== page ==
Lasorda, a lefthanded pitcher, possessed limited talent as a player. He languished for 14 years in the minor leagues and often played Winter Ball for teams in the Caribbean. He appeared briefly in the major leagues with the Dodgers and KC Royals, and never won a game, going 0-4. During his only start for the Dodgers in 1954 he tied a dubious major league record by throwing three wild pitches in the first inning after which he was removed. For good measure, he was spiked by one of the players who was scoring after one of those wild pitches. After that debacle he was sent to the minors, never to return as a player. Lasorda always said, with his tongue firmly implanted in his cheek, that the Dodgers had to make a tough choice between keeping him or another young wild lefty by the name of Koufax, and it took one of the best pitchers ever to displace him.

Lasorda spent some 20 years working his way through the Dodgers minor league system. He started at the bottom and eventually worked his way up to AAA. He did everything. He was a scout, coach, manager, sold tickets and even cooked team meals. He accompanied several players as they rose through the Dodgers minor league system all the way to the majors. Among the many players were infielders Steve Garvey, Davey Lopes, Bill Russell and Roy Cey who were to play together for the Dodgers for a record 11 1/2 consecutive years. By the time he got to the Dodgers, he knew the players and their abilities and they knew and respected him and his abilities. Some 75 of the players he managed in the minors made it to the majors (not all with the Dodgers).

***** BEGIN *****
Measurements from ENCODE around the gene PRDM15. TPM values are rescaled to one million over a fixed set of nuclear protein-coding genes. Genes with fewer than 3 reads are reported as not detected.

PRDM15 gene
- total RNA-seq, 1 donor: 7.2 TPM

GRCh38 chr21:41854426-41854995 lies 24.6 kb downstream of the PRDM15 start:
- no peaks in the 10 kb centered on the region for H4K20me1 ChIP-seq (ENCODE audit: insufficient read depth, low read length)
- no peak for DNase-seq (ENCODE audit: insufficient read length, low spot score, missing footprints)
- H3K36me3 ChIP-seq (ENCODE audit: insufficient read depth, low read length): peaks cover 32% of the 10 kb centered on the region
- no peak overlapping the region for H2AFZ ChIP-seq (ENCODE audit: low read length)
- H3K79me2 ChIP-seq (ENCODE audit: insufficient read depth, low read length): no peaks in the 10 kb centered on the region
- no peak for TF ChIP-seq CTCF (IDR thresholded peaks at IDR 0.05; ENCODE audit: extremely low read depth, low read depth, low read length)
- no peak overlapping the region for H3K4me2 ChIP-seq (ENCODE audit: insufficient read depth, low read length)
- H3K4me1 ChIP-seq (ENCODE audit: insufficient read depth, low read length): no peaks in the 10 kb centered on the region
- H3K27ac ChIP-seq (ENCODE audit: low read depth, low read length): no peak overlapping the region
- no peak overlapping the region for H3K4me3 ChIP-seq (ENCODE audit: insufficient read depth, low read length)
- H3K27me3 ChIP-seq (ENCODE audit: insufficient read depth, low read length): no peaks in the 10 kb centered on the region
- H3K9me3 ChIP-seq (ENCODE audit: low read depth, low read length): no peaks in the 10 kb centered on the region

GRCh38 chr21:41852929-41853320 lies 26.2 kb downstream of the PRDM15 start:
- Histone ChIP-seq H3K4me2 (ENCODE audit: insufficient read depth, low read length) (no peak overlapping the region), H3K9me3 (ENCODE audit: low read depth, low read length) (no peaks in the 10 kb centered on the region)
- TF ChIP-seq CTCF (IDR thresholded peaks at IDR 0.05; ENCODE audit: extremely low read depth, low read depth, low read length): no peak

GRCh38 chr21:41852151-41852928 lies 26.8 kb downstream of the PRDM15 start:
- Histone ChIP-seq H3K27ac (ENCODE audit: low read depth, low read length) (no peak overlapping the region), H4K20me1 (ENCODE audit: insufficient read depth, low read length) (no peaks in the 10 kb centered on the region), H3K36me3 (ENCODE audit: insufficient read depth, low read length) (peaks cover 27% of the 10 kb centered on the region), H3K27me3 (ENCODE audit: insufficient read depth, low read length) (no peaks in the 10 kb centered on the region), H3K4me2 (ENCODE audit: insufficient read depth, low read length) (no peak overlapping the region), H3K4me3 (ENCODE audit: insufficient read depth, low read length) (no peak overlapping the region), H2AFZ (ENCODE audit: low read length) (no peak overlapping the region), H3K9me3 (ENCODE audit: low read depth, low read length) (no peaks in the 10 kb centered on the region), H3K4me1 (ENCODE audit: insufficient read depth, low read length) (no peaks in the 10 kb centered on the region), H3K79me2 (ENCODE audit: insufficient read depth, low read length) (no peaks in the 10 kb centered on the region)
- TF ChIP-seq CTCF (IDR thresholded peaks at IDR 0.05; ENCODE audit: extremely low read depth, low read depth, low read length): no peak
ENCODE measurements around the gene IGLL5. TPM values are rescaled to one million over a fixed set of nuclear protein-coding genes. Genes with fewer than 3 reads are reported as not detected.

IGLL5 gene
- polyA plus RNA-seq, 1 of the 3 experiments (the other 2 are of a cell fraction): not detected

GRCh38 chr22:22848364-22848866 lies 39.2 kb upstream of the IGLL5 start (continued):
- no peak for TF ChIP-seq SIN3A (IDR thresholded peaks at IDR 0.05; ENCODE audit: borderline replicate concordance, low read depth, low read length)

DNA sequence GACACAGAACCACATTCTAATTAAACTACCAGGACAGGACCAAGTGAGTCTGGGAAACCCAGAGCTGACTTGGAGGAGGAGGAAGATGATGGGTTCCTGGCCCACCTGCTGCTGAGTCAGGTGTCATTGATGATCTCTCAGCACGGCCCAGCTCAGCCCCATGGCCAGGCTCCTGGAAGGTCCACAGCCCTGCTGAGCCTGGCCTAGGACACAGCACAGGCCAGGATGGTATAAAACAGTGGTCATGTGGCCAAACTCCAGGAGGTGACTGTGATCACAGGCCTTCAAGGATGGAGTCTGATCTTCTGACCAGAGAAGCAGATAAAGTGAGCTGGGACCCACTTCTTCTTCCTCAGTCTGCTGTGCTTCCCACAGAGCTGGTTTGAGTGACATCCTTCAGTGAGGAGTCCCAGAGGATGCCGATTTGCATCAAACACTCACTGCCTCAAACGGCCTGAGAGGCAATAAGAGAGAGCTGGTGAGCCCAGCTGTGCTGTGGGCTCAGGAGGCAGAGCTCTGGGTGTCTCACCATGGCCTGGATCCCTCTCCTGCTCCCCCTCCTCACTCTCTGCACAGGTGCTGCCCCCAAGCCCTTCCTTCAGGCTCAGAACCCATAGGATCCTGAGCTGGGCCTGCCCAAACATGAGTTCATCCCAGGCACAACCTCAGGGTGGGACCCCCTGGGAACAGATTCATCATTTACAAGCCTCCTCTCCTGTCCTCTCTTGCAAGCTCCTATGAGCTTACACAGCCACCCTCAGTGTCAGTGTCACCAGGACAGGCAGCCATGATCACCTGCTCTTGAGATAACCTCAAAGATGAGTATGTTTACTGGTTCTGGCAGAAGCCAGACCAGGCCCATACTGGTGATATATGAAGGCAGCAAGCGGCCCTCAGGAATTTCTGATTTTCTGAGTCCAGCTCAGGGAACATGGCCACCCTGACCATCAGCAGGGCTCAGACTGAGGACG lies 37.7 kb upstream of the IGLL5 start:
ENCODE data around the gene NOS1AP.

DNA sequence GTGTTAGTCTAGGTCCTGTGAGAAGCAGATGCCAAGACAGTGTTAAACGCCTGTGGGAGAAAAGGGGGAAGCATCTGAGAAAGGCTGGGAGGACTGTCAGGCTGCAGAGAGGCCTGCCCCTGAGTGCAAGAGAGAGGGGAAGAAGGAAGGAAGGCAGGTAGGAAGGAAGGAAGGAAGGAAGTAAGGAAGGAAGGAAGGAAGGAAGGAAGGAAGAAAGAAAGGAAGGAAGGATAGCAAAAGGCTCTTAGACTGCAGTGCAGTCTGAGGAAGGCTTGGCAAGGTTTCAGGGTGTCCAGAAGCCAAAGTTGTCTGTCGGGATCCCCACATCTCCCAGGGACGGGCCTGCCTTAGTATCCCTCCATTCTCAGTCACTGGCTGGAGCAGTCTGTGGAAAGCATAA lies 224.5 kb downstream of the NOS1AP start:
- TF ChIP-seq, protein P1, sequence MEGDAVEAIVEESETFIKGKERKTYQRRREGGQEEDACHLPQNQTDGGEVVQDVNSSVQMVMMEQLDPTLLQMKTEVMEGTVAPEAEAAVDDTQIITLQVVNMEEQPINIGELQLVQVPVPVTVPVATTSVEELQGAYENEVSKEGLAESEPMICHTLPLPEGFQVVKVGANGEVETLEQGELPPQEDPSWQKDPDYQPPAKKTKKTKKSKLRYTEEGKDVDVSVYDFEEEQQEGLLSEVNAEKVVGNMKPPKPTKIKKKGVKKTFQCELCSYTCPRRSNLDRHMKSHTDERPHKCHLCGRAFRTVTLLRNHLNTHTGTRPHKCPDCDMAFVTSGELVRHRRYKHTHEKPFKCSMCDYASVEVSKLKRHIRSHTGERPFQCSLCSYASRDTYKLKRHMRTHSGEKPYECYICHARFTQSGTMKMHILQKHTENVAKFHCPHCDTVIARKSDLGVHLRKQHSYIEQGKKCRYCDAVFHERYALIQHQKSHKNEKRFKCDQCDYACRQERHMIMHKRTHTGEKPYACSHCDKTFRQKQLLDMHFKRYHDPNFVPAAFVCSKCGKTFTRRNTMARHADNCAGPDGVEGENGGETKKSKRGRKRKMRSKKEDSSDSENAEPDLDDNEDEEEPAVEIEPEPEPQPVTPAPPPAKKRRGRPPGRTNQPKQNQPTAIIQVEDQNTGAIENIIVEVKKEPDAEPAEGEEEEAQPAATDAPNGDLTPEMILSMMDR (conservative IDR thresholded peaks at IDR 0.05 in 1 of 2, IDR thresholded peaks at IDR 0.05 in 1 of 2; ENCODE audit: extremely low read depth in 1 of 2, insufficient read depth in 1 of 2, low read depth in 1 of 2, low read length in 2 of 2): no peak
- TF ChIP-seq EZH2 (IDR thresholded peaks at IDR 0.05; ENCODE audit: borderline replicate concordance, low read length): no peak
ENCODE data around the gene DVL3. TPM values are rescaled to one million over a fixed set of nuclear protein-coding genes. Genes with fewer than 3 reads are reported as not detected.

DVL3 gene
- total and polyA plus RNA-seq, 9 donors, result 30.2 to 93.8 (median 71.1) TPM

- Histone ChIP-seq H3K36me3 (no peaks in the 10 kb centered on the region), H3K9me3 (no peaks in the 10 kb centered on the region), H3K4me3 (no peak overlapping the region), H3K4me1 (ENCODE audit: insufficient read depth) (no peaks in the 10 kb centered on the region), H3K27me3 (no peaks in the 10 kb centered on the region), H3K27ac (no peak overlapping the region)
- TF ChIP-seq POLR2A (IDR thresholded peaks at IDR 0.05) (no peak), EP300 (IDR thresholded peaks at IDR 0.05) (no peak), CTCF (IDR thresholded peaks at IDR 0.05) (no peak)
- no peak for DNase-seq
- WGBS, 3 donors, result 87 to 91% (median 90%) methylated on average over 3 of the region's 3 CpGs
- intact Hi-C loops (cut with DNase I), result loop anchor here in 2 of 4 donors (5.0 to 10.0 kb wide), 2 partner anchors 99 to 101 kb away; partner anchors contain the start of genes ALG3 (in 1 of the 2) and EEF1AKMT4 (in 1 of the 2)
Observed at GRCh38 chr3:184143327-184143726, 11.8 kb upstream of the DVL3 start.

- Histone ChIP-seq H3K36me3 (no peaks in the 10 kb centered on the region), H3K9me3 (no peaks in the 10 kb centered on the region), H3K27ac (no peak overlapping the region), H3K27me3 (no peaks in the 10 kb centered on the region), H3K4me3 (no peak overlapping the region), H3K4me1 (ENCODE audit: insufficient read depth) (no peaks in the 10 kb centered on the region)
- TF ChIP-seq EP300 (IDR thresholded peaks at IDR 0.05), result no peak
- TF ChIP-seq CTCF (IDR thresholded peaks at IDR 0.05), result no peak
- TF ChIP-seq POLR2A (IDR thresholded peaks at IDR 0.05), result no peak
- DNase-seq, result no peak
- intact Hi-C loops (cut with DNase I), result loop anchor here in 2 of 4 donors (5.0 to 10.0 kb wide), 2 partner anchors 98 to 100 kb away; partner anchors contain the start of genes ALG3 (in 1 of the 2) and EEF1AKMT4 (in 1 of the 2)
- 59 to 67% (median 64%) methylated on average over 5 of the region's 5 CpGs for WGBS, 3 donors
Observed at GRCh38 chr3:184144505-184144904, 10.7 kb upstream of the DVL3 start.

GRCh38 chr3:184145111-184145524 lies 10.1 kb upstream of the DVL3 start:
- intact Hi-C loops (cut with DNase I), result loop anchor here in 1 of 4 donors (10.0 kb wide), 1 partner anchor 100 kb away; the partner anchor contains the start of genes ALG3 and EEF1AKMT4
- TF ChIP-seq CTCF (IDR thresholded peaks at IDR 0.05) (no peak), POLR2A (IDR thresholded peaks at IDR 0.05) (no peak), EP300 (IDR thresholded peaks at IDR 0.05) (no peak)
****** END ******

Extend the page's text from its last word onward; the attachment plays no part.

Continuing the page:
Probably, his best achievement as a scout was recommending Mike Piazza, even if it was by accident. In high school Piazza was an infielder of pedestrian ability and achievement. Lasorda was a close friend of the Piazza family which lived in the Norristown area. He convinced the Dodgers to draft him as a special favor to him. They were reluctant. They did not want another infielder, but they needed a catcher. So, Lasorda told them “sure he can catch,” even though he had never played the position. The Dodgers drafted him in a late round. We all know how Piazza turned out.

He made his mark as a manager for the Dodgers from 1976 – 1996. During that span he won 1,599 games against 1,439 losses. He won two World Series (1981 and 1988), four pennants, eight division titles, and his teams were almost always in contention. I will always remember those two WS. The Dodgers were big underdogs in both, yet they prevailed in large part due to Tommy’s leadership. In 1981 they had to come from behind in both the playoffs against Montreal and the WS against the Yankees. They lost the first two WS games, then won four straight. The other noteworthy thing about that Series is that my seven year-old son, Matt, who was a Yankees fan, abruptly switched allegiance to the Dodgers during the Series. I still like to remind him of that.